Antidepressant and Heart Drug Show Promise for Combating Ebola

Two drugs approved for use in people—an antidepressant and a heart drug—might hold promise for treating Ebola, a new study in mice suggests.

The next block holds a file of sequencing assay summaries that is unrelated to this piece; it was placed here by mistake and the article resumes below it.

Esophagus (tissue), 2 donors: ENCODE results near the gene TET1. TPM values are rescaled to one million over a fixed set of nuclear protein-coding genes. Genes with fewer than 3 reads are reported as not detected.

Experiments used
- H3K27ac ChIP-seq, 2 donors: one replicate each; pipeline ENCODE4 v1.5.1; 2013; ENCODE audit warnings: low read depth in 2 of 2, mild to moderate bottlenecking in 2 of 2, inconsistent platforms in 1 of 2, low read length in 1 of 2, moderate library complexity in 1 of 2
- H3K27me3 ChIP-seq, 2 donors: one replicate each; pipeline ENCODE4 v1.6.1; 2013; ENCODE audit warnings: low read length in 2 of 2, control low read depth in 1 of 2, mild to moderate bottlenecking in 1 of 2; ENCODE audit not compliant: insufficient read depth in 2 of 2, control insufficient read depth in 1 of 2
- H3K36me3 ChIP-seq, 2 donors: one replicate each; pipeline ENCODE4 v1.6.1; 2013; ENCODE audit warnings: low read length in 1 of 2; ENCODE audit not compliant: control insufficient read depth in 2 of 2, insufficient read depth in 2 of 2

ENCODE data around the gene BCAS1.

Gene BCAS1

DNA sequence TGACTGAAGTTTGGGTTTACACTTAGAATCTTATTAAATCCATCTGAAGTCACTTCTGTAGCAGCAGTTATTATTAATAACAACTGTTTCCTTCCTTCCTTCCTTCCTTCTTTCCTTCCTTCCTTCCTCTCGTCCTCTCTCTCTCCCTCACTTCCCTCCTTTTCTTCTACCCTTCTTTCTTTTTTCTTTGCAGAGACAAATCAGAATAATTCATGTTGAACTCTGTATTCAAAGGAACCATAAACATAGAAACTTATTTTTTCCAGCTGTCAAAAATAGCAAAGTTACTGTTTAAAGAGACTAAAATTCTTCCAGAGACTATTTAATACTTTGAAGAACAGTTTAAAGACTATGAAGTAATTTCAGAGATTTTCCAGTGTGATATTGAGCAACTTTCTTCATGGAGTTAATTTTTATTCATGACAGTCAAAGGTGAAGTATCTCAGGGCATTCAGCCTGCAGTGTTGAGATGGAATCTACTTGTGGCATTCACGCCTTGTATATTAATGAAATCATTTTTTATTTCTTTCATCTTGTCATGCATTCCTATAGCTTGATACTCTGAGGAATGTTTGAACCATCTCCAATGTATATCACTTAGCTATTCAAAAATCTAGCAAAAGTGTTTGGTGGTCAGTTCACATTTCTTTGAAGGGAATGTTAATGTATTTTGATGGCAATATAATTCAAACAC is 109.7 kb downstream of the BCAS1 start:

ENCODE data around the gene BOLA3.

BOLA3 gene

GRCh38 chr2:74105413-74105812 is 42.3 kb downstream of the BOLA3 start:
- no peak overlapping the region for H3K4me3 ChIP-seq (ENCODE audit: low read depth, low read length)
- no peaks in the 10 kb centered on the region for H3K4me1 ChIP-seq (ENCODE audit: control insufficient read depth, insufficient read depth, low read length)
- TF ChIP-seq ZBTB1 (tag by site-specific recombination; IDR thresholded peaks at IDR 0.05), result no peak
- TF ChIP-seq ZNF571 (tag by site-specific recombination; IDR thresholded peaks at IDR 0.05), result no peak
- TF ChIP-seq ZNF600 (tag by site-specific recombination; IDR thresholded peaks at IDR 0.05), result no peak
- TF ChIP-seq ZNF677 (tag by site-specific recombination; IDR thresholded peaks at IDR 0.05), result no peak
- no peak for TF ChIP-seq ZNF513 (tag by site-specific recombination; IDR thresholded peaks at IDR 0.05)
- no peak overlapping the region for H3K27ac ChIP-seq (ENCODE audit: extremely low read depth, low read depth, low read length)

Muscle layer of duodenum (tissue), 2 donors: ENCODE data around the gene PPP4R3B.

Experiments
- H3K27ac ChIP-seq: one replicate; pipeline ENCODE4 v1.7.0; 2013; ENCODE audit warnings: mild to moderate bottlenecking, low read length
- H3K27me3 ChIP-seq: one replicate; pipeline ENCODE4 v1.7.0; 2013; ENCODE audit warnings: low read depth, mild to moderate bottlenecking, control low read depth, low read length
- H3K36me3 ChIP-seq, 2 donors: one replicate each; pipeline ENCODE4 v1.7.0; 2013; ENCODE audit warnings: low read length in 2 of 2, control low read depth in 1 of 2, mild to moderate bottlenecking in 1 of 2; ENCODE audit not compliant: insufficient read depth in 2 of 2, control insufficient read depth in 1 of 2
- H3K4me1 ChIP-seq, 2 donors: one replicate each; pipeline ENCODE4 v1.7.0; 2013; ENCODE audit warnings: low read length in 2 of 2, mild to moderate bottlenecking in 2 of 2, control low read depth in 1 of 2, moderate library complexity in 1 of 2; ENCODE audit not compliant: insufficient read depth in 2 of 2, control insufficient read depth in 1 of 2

The researchers screened about 2,600 compounds for their ability to hinder Ebola virus activity, and found 30 drugs that were effective against the virus in a lab dish. Two of the drugs appeared particularly promising for their action against Ebola—the antidepressant sertraline and a heart drug called bepridil. These drugs were able to protect against Ebola in mice infected with the disease. In experiments, 70 percent of mice treated with sertraline, and 100 percent of mice treated with bepridil, survived an Ebola infection. In contrast, all the mice that were not treated died from Ebola in about a week.



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